> >> >
> >> > I am at the point now where I have zero confusion except this masking
> >> > business vs. grouping. Any further comments would be appreciated on
> >> > this.
> >> >
> >> > MY ORIGINAL COMMENT
> >> > For modes like DstIn masking would thus have no effect.
> >> >
> >> > The blend function for RGBA excepts a value from 0 to 255.
> >> > I also have a global alpha value which affects all alpha.
> >> >
> >> > My theory is that no matter the blend mode or combine mode that source
> >> > pixels can simply have the alpha adjusted by multiplying with both
> >> > global alpha and the mask value, which can optimally be combined prior
> >> > to actually calling into the blenders.
> >> >
> >> >>>No, if you have grouping, you can't simply redistribute alpha. That
> >> >>> will
> >> >>> make the graphics interact with each other which is usually not
> >> desired.
> >> >
> >> > What does it mean "can't simply redistribute the alpha"?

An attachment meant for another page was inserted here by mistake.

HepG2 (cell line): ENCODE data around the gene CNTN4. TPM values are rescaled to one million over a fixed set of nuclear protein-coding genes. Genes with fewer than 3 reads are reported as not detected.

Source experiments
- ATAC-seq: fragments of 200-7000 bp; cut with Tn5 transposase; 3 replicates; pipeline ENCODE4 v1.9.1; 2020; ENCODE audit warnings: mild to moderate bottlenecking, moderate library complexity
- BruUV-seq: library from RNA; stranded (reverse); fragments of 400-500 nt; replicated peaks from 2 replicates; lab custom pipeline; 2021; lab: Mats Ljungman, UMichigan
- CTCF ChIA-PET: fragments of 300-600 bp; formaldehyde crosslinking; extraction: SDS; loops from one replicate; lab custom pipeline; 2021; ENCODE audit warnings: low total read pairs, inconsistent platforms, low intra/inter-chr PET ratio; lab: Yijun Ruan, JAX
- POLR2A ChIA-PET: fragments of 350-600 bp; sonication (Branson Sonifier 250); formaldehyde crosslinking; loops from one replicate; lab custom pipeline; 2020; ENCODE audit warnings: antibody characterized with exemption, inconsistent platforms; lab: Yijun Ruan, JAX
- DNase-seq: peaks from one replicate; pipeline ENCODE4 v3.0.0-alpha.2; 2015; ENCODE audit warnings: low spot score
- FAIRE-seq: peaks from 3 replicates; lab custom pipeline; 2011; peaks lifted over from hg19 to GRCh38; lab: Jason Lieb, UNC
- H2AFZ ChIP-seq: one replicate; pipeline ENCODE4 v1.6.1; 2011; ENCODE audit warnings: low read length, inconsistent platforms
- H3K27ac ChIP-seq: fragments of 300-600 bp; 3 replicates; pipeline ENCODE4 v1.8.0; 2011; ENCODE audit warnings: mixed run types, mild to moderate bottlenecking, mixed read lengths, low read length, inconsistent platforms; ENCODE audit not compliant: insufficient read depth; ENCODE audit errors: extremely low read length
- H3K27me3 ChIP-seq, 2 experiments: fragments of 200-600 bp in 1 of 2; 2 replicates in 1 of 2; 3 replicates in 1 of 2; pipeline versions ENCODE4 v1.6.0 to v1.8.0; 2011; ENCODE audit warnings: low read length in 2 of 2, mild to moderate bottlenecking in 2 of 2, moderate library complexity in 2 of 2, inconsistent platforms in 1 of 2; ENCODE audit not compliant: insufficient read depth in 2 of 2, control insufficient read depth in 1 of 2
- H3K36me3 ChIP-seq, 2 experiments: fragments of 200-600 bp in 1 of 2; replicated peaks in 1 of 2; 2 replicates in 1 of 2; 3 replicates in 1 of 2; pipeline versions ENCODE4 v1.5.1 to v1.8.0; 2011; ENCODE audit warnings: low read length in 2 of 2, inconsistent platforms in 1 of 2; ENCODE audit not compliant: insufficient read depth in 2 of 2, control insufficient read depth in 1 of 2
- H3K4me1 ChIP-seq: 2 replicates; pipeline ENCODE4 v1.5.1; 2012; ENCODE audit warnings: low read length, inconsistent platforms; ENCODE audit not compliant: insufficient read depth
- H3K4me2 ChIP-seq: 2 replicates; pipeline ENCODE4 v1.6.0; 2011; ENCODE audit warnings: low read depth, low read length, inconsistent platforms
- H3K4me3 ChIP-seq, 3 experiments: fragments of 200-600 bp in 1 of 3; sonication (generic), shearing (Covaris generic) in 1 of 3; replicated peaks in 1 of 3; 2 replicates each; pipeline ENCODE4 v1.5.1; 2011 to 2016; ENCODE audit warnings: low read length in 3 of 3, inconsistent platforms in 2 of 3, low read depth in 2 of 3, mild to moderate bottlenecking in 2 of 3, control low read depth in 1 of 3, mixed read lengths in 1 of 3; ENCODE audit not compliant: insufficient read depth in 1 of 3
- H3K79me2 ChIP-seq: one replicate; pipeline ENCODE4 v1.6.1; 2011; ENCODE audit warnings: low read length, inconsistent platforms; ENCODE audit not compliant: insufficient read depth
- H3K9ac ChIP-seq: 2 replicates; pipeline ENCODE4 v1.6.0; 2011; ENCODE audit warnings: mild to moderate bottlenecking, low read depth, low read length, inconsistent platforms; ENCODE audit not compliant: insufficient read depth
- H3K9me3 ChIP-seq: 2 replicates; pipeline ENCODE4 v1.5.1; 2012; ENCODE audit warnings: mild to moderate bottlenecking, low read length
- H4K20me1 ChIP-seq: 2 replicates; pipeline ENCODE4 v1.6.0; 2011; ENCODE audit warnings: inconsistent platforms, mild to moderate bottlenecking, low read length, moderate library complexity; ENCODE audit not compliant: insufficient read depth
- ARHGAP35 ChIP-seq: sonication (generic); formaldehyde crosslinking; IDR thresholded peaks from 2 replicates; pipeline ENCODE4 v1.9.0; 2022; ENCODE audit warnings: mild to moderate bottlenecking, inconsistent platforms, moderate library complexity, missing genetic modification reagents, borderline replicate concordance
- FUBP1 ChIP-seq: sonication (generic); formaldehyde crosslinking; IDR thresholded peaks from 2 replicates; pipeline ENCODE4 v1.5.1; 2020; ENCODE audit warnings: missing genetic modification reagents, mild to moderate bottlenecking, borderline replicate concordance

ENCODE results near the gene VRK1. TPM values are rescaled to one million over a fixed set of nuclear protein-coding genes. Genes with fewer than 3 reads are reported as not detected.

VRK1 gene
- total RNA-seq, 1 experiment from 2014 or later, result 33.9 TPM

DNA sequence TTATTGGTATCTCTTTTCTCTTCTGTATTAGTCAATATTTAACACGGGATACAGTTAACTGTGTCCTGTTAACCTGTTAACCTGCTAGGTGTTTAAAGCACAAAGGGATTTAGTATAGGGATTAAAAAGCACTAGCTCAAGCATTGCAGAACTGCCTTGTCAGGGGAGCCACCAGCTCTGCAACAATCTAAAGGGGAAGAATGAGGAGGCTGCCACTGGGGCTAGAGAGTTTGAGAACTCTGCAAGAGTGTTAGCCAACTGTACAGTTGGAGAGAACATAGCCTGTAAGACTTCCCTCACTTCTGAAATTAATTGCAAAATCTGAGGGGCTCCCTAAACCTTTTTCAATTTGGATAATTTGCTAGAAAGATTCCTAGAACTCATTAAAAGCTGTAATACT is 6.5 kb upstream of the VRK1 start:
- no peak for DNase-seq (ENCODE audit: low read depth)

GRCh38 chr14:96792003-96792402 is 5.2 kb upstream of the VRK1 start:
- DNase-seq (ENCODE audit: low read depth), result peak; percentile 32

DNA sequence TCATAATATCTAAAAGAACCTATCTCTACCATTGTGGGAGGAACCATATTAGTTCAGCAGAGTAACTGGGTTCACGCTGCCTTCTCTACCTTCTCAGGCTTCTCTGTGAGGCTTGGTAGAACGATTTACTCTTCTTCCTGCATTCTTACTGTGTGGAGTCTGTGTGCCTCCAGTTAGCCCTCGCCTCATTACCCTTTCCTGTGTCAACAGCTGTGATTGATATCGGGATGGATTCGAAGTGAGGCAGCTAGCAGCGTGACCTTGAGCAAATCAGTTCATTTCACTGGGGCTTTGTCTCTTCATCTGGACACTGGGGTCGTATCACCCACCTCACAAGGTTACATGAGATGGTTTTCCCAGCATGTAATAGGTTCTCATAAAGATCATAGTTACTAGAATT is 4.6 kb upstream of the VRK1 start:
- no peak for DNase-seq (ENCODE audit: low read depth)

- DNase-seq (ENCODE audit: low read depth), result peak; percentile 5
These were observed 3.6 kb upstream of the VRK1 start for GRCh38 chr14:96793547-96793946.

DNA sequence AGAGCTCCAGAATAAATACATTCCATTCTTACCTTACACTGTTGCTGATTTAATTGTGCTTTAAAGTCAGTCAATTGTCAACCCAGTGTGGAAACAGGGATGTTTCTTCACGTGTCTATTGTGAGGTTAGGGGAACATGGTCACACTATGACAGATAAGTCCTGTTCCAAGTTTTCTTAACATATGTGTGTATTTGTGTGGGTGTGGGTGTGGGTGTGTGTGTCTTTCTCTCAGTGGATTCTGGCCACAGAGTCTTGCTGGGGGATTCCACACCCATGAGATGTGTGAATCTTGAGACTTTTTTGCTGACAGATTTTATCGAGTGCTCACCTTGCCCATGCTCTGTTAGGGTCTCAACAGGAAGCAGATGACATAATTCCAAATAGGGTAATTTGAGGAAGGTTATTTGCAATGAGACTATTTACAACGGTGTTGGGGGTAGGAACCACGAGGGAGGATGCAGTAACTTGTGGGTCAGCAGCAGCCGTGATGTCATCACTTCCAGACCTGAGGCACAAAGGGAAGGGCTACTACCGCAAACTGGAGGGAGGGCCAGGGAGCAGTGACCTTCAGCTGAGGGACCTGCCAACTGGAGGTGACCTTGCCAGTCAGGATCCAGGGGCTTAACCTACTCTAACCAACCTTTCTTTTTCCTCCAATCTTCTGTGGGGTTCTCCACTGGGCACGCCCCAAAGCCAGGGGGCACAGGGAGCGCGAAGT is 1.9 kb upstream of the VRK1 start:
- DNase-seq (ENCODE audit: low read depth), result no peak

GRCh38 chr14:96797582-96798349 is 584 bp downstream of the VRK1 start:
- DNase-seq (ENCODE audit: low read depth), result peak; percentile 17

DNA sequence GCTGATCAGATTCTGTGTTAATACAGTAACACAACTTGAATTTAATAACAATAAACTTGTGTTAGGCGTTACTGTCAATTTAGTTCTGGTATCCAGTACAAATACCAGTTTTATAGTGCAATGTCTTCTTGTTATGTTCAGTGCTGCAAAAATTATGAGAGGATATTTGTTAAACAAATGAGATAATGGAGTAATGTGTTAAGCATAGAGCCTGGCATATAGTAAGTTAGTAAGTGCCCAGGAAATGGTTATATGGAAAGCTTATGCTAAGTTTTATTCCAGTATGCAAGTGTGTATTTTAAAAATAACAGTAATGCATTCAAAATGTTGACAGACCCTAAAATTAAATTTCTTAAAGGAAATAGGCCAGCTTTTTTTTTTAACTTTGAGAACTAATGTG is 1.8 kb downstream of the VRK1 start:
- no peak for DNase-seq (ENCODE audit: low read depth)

> >> >
> >> > If I take a masking value of 255 and simply multiply it with the
> source
> >> > color alpha. The source color does not change. But for the edges of
> the
> >> > polygon where it is antialiased the mask value might be 64 for
> example,
> >> so
> >> > multiplying that with the alpha of the color and then calling into the
> >> > blender/composite function is surely the way to go?
> >> >
> >> > Any notes on how the grouping affects this simple alpha masking will
> >> help.
> >> >
> >> >
> >> >
> >> >
> >> >
> >> >
> >> >
> >> >
> >> >
> >>
> >
>
Received on Tuesday, 7 August 2012 18:50:34 GMT